Thursday’s 1.0.4 patch for Assassin’s Creed Valhalla is the first big update for Ubisoft’s latest massive open worlder – and a crucial one, delivering a vast array of gameplay improvements and bug fixes, but of course, the Digital Foundry focus is more on technical validation for what has been the most contentious of the next generation launch line-up. For all of its spec advantages, Xbox Series X ran with a performance penalty against PlayStation 5, while Xbox Series S launched without the signature next-gen 60fps support. The 1.0.4 patch aims to address of all of this – and indeed, it does – and also adds a 4K30 quality mode too.First of all though, we need to tackle an interesting wrinkle that has emerged from the arrival of the new patch. While there’s broad consensus that the performance situation is much improved on Xbox Series X, another narrative has emerged suggesting that the PlayStation 5 version now runs worse than it did. To clear this one up straight away, we could only find one example of this actually being the case – the introductory cutscene takes an occasional, small drop to frame-rate we didn’t see in our first test. In every other stress test we have, PlayStation 5 runs at the same frame-rate with the same dynamic resolution result as it did previously. Where there has been change is with Xbox Series X, where Ubisoft has made great strides in addressing the performance deficit, significantly reducing the intrusive screen-tearing. It’s not completely gone, but it’s certainly hugely improved and in the most stringent of our stress tests, Xbox Series X can now outperform PlayStation 5. How Ubisoft has achieved such a huge turnaround in so short a time may sound like a technological miracle, or the result of some gigantic optimisation push, but the solution is simpler than you might think.
Re-testing Assassin’s Creed Valhalla on the next-gen console systems. All versions of Assassin’s Creed Valhalla support dynamic resolution scaling, adjusting the amount of pixels drawn on a per-frame basis in order to hit the target frame-rate. At launch, the ‘window’ of potential resolutions for both consoles scaled from 1440p at the lowest to circa 1728p at the highest – 67 per cent to 80 per cent of full 4K resolution on both axes. This remains the case for the PlayStation 5 version of the game, but lower bounds for Series X has reduced to 1188p – 55 per cent of full 4K. To be clear, Series X will only tap into these newly introduced lower resolutions when it has to. For the majority of play, pixel counts are considerably higher. However, widening the DRS window is how Ubisoft has achieved its objectives here and it’s a good solution: momentary lower resolution is a fair trade to make against far more noticeable screen-tearing. In fact, it’s good enough to roll out for PlayStation 5 too in order to eliminate its own tearing issues, and I’m surprised the same solution wasn’t deployed on both next-gen systems. But in the here and now at least, PlayStation 5 runs with a higher resolution, while Xbox Series X generally runs a touch smoother. Patch 1.0.4 also introduces a 4K quality mode for both machines, which seems to do exactly you would expect. The 60fps frame-rate of PS5 and Series X is traded for an evenly frame-paced 30fps, and in all pixel counts we measured, both versions run at full 4K. Dynamic resolution scaling can’t be ruled out (we’d contend it should definitely be ruled in to ensure consistent performance in all scenarios) but in this mode, both consoles are effectively interchangeable. All of which leads us on Xbox Series S, which initially launched with some graphics downgrades and a lower resolution (DRS again, but typically around 1296p) and now possesses its own 60 frames per second performance mode, thanks to the new patch.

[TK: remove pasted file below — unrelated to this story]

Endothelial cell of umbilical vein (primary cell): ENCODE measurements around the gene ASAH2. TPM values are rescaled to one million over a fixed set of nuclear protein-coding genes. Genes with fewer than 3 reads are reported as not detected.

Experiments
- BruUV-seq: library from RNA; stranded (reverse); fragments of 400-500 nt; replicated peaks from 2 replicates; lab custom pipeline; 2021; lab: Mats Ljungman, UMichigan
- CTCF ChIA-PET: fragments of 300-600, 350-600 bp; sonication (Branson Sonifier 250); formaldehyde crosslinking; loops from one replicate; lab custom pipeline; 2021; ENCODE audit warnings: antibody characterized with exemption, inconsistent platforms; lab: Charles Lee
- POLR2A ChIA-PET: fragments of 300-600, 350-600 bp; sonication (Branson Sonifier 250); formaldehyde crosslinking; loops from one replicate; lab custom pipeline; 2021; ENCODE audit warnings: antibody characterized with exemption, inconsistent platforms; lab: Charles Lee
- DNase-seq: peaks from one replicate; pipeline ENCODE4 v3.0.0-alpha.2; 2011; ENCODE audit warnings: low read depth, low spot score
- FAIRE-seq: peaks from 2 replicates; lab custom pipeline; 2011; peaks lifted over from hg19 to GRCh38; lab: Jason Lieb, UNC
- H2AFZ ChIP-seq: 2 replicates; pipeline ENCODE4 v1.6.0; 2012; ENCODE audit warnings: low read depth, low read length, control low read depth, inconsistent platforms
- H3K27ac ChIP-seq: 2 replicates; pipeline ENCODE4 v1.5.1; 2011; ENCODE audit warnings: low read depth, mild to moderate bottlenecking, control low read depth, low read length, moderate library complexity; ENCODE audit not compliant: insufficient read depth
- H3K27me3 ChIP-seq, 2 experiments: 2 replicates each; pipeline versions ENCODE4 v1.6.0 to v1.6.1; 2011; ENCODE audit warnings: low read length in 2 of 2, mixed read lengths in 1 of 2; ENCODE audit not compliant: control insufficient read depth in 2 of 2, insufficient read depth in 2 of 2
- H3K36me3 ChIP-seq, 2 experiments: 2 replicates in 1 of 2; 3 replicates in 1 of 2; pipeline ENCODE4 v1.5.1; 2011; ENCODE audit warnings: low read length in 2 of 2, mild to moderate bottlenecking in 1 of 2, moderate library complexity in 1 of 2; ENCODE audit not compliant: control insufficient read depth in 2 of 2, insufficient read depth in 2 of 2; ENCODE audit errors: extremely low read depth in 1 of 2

Our original video breakdown of Assassin’s Creed Valhalla on PlayStation 5 and Xbox Series consoles. It’s a welcome addition to the Series S version, demonstrating that there was plenty of CPU overhead available – enough to run the game flat out at full 60fps – but the question is whether the reduced four teraflop GPU can keep up. By and large, the answer there is positive, but there are clear caveats. First of all, resolution takes a big hit: the dynamic resolution window opens up, with a lower bounds of just 720p, often running around that resolution or up to circa 800p during typical gameplay. It works and it is typically more performant than the launch version of Valhalla on Series X, but can’t quite match the fluidity of the latest patch. It’s a valiant effort overall, but even 720p gaming is not enough to run this game locked to 60fps and screen-tearing is noticeable. It’s clear why the game launched at 30fps only, but introducing the option in the update is welcome nonetheless.In summary, the patch is a good one for Xbox Series consoles and while compromises have been made, the pay-off is worthwhile. For Series X, it may now be running at a significantly lower resolution than PlayStation 5 in stress points, but the frequency of the off-putting screen-tearing is massively reduced. Worries that PS5 may now be running slower seem to be mostly unfounded, but widening the DRS window there may have also improved the overall experience for the Sony console, just as it does on Series X. Remember – resolution only drops in order to sustain 60fps, otherwise it’ll run at whatever pixel count the GPU can manage. Meanwhile, the option of 60fps gaming on Series S is a good one, but the very low resolution may be off-putting. Overall, there’s progress here, and it’ll be fascinating to see where Ubisoft goes next with further optimisations – but we’d also like to see further bug fixes: the camera stutter issue that affected Xbox Series X still hasn’t been addressed.